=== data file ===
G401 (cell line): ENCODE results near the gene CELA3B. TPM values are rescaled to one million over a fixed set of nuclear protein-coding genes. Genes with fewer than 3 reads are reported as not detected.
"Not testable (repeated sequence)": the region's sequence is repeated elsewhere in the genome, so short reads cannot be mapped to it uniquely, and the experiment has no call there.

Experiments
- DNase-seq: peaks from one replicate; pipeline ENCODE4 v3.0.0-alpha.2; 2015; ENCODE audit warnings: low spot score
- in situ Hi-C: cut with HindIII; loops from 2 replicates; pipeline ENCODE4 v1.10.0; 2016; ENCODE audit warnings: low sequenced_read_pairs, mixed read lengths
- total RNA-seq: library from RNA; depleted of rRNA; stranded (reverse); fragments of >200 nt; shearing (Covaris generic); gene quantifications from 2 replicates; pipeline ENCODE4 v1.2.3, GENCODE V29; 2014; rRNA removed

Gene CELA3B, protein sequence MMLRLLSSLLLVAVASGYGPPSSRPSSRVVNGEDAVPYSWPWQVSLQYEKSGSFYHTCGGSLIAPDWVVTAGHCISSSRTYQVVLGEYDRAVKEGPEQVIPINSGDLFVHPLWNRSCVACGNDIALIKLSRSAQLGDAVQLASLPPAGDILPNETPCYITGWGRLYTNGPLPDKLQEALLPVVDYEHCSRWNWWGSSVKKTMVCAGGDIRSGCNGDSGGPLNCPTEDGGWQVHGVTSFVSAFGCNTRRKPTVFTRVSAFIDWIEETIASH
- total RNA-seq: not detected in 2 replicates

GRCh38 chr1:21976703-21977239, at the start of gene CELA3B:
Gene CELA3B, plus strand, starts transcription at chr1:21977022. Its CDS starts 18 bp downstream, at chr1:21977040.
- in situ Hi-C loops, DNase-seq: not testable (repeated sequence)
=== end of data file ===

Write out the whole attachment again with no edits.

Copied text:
G401 (cell line): ENCODE results near the gene CELA3B. TPM values are rescaled to one million over a fixed set of nuclear protein-coding genes. Genes with fewer than 3 reads are reported as not detected.
"Not testable (repeated sequence)": the region's sequence is repeated elsewhere in the genome, so short reads cannot be mapped to it uniquely, and the experiment has no call there.

Experiments
- DNase-seq: peaks from one replicate; pipeline ENCODE4 v3.0.0-alpha.2; 2015; ENCODE audit warnings: low spot score
- in situ Hi-C: cut with HindIII; loops from 2 replicates; pipeline ENCODE4 v1.10.0; 2016; ENCODE audit warnings: low sequenced_read_pairs, mixed read lengths
- total RNA-seq: library from RNA; depleted of rRNA; stranded (reverse); fragments of >200 nt; shearing (Covaris generic); gene quantifications from 2 replicates; pipeline ENCODE4 v1.2.3, GENCODE V29; 2014; rRNA removed

Gene CELA3B, protein sequence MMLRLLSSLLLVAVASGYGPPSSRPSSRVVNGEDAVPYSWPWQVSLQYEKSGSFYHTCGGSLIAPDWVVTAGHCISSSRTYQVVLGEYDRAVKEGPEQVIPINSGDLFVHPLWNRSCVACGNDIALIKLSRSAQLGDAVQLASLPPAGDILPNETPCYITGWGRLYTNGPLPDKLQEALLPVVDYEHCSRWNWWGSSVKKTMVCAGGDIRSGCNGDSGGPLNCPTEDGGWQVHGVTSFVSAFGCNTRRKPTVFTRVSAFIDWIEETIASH
- total RNA-seq: not detected in 2 replicates

GRCh38 chr1:21976703-21977239, at the start of gene CELA3B:
Gene CELA3B, plus strand, starts transcription at chr1:21977022. Its CDS starts 18 bp downstream, at chr1:21977040.
- in situ Hi-C loops, DNase-seq: not testable (repeated sequence)